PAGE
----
Add former Federal Reserve chairman Alan Greenspan to the growing roster of critics who say President Obama isn’t providing leadership in the life-and-death debate over raising the debt ceiling.
Predicting that congressional Republicans and Democrats are too far apart and too entrenched in their positions to compromise by the Aug. 2 deadline and prevent a U.S. government default, Greenspan told a Friday lunch crowd at the Aspen Ideas Festival: “What you need, essentially, is somebody out front taking hold, and the only one who can do that legally is the president of the United States.”
“Do you think he’s done that so far?” asked Greenspan’s interviewer, Aspen Institute president Walter Isaacson.
“Not really,” Greenspan replied. “I think the whole expectation is that somebody’s going to blink. I’m not sure that’s the case.”
Greenspan—whose audience included former senator Alan Simpson of the Simpson-Bowles deficit reduction commission, former Bush economic adviser Al Hubbard, and former Disney chairman Michael Eisner—also urged that income taxes return to the higher rates of the Clinton era, not just for people earning $250,000 and above, but for everybody; suggested the embattled euro is not a viable currency and that the Greek government will ultimately default; predicted that China will eventually face high inflation and other difficulties that will slow its economic growth; and elaborated on his assessment that Obama’s nearly trillion-dollar stimulus package has failed.
Regarding the partisan trash-talking taking place in Washington over the debt ceiling, Greenspan laid out a grim scenario of what is likely to happen when the two sides can’t agree.
“This is a hard-wired event,” Greenspan said about the August deadline, noting that the government has only a couple of days’ wiggle room. “On the open of business on the day when we are locked into no borrowing,” he went on, “the question as to who and how [the funds] are distributed has got to be judged by somebody. The trouble with that is that it’s a political hot potato.”
Noting that the government currently takes in 60 cents in revenue for every dollar it spends, Greenspan predicted that Treasury Secretary Timothy Geithner will be forced to choose between servicing the nation’s loan obligations and making Social Security, Medicare, and Medicaid payments to retirees and poor people, to say nothing of funding the military.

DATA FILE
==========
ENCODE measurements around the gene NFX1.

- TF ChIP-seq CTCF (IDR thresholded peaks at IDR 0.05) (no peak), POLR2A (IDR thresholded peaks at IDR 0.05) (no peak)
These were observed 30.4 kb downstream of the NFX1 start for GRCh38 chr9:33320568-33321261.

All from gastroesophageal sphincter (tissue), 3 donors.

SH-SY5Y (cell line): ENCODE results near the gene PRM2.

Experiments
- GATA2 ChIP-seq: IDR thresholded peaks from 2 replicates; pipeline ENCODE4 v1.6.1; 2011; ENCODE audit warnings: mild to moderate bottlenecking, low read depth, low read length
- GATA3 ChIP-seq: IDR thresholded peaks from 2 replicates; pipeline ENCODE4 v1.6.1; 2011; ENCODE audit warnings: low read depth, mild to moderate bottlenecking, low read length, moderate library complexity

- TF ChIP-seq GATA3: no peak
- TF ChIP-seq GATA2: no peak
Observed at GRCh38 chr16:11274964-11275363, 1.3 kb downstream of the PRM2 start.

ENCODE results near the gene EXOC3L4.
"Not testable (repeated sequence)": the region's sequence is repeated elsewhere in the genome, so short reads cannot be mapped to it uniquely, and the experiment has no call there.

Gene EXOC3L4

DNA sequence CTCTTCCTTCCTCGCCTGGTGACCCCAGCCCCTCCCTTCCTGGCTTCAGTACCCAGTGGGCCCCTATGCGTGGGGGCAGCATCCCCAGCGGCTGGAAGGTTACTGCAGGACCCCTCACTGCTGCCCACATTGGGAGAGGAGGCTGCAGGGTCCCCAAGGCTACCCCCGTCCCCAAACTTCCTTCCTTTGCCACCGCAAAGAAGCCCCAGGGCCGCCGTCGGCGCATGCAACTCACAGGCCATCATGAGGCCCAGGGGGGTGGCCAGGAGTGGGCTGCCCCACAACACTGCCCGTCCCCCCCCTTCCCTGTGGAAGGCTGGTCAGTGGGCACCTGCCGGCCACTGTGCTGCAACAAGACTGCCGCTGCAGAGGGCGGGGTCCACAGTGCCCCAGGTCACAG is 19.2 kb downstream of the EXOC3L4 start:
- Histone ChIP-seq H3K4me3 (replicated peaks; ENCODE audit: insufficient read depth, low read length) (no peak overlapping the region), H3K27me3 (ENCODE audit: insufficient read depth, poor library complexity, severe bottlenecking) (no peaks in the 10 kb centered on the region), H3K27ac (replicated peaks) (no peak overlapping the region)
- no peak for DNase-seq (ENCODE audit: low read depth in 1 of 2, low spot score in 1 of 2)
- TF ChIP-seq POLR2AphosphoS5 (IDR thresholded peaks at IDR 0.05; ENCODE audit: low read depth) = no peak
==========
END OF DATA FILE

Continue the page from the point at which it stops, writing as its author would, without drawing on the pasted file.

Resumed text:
“No secretary of the treasury ... can allow the federal debt payments to lapse,” Greenspan said. “Medicaid and Social Security and defense ... will be up for question—which is prioritized and to which extent—and there will be a horrendous set of arrears. There will be a lot of bankruptcies.”
Rising from his chair, Simpson seconded Greenspan’s doomsday prophecy.
“When the government tries to make it painless, the worse it gets,” Greenspan said. “There is another option out there. It’s called ‘doing nothing.’ ”
“That day we will have robbed the last piggy bank, drawn the last crumb out from somewhere under the bed,” Simpson told the crowd. “This is going to be greatest game of chicken you’ve ever seen.”
Simpson predicted that everyone in America—which he described as “a milk cow with 310 million tits,” in which citizens are benefiting from government largesse—will be adversely affected. “Everybody in America will have skin in the game, and the fun and games will be over in the next six months to a year.”
Regarding reports that Geithner is likely to resign after the debt-limit issue is resolved one way or another, Simpson floated his deficit-reduction commission partner, former Clinton chief of staff Erskine Bowles, as the next treasury secretary—a suggestion warmly endorsed by ex-Bush economist Hubbard.
The 85-year-old Greenspan—whose pronouncements are still greeted with an awed hush reserved for oracles, more than five years after he left the Fed—claimed there’s no evidence that the Obama administration’s hundreds of billions in emergency spending or Fed chairman Ben Bernanke’s loose monetary policies have helped the economy recover.
“When the government tries to make it painless, the worse it gets,” Greenspan said. “Go back and take a look at the forecasts at the beginning of the administration. They have been consistently significantly overestimating the growth in the economy despite the fact that every textbook type of suggestion for what you do has been employed ... It’s failing and it will continue to fail ... There is another option out there. It’s called ‘doing nothing.’ ”
Asked if the euro is a bad idea, Greenspan said, “I’m afraid so.” He noted that requiring a single currency for more than a dozen diverse countries with different economic imperatives and different languages is bound to fail, in part because it allows economically weaker countries—like Greece—to enjoy a parasitic relationship with the healthier host body.
Isaacson asked Greenspan if he sees any way out of the euro crisis that will save Greece from defaulting.
“The only way I can see to avoid a Greek default,” Greenspan said, “is for an ultimate consolidation of the now 17 countries [that use the euro] into a single political union”—an outcome, he conceded, that is highly unlikely.